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Matthew Ruddick

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Author of Funny Valentine, an acclaimed new biography of the jazz trumpet player and singer, Chet Baker.
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Saturday, 11 August 2018 18:20

Chet Baker - Live In London Volume II

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Second volume of superb live recording from London's Canteen in 1983.

The authors of the esteemed jazz ‘bible’, the Penguin Guide To Jazz, once wrote that they were still getting to grips with his legacy, more than ten years after his death – and that their view of his later output had changed over time, as it became apparent just how many fine albums he had recorded in the 1980s. Even now – another twenty years on – this is not a widely held belief, with many musicians and critics of the view that Chet was in a steady decline after his mid-1950s peak. 

Granted, his later output was patchy – but when he was good, he was really good. And at London’s Canteen in 1983, he was on superb form. He had just completed – or almost completed, it ended acrimoniously – a tour with Stan Getz. As a result, his chops were in good shape. The manager of that tour, Wim Wigt, arranged some tour dates at relatively short notice, and paired Chet with the John Horler Trio (John Horler on piano, Jim Richardson on bass and Tony Mann on drums).

Jim Richardson requested permission to record the gigs that took place, and positioned a Sony tape record on top of his bass amp. He talked to a number of record companies about releasing the tapes over the years – but finally – some thirty-odd years after the event – Martin Hummel’s Ubuntu Music got permission from Chet Baker’s estate to release two double-CD sets – of which this is the second volume.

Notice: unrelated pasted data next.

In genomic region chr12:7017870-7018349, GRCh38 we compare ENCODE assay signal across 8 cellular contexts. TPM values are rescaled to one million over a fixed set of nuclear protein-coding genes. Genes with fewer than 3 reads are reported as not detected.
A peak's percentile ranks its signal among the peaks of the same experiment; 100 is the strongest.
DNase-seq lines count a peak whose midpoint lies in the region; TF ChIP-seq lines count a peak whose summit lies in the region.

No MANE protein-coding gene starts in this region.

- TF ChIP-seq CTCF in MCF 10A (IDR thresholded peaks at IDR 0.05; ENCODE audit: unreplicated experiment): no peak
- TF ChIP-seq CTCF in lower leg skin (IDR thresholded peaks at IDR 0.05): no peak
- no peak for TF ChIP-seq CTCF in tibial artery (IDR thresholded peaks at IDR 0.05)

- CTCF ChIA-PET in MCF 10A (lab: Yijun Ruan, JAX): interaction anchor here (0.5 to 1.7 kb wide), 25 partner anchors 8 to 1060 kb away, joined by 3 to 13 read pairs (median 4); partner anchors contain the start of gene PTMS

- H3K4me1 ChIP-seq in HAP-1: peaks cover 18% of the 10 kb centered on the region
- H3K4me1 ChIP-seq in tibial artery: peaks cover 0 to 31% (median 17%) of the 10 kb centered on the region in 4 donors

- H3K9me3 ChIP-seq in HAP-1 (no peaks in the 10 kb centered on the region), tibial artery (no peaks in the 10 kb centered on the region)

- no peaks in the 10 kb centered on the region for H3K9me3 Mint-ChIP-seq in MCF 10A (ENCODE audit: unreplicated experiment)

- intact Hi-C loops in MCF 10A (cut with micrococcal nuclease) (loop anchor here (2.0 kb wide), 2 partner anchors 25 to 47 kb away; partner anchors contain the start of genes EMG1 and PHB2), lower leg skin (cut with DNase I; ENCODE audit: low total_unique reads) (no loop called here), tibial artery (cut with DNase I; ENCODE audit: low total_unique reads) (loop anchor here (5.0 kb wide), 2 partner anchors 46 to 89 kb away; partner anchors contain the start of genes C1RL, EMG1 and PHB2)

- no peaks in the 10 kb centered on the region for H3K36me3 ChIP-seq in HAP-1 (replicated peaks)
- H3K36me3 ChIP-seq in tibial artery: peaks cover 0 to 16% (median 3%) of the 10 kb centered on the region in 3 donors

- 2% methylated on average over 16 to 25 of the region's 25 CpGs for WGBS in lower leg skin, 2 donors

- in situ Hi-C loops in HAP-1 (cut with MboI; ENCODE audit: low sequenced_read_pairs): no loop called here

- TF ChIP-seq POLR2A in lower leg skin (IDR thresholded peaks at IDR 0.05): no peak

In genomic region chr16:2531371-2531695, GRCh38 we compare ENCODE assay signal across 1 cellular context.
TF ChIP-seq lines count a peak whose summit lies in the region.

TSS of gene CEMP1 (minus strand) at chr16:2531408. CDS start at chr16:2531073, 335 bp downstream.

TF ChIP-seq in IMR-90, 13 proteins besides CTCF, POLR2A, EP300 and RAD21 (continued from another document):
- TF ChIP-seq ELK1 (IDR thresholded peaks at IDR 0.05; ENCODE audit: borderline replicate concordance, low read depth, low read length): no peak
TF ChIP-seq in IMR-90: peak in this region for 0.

The music is ballad-heavy - as one would expect from Chet at this stage of his career - but the material is well-chosen. Highlights include a lovely version of Horace Silver’s standard, Strollin’, Richie Beirach’s sublime Broken Wing – a regular feature of Chet’s set – Down by Miles Davis, Hancock’s Dolphin Dance and a rare Chet vocal recording of When I Fall In Love.

Chet’s playing is fantastic, as he delivered lengthy, inventive, quite exquisite solos. He played (and sang) very close to the microphone, so his soft, elegant tone is captured to good effect. Horler often had the difficult task of following those solos, but also plays beautifully too, with Richardson and Mann providing strong support. Chet’s vocals were something of an acquired taste in his later years, and were not on the same level as his playing – but even they have their moments.

The sound – as with Volume I – is very good, with Claudio Passavanti doing a superb job of re-mastering the sound, and eliminating the pops, distortions are deterioration of the original tapes. Having heard the original bootleg recordings, I can safely say this is a massive improvement.

The CDs are released on 10th August, and an album launch party will be held at Camden’s Jazz Café on September 18th, which will see the Trio reunite once more, joined by Quentin Collins on trumpet, Richardson’s son Leo on saxophone and Cherise Adams-Burnett on vocals. It should be a great celebration of Chet’s music, the hard work that went into releasing these fine recordings, and a good opportunity to hear one of the best British jazz trios playing together once more.

 

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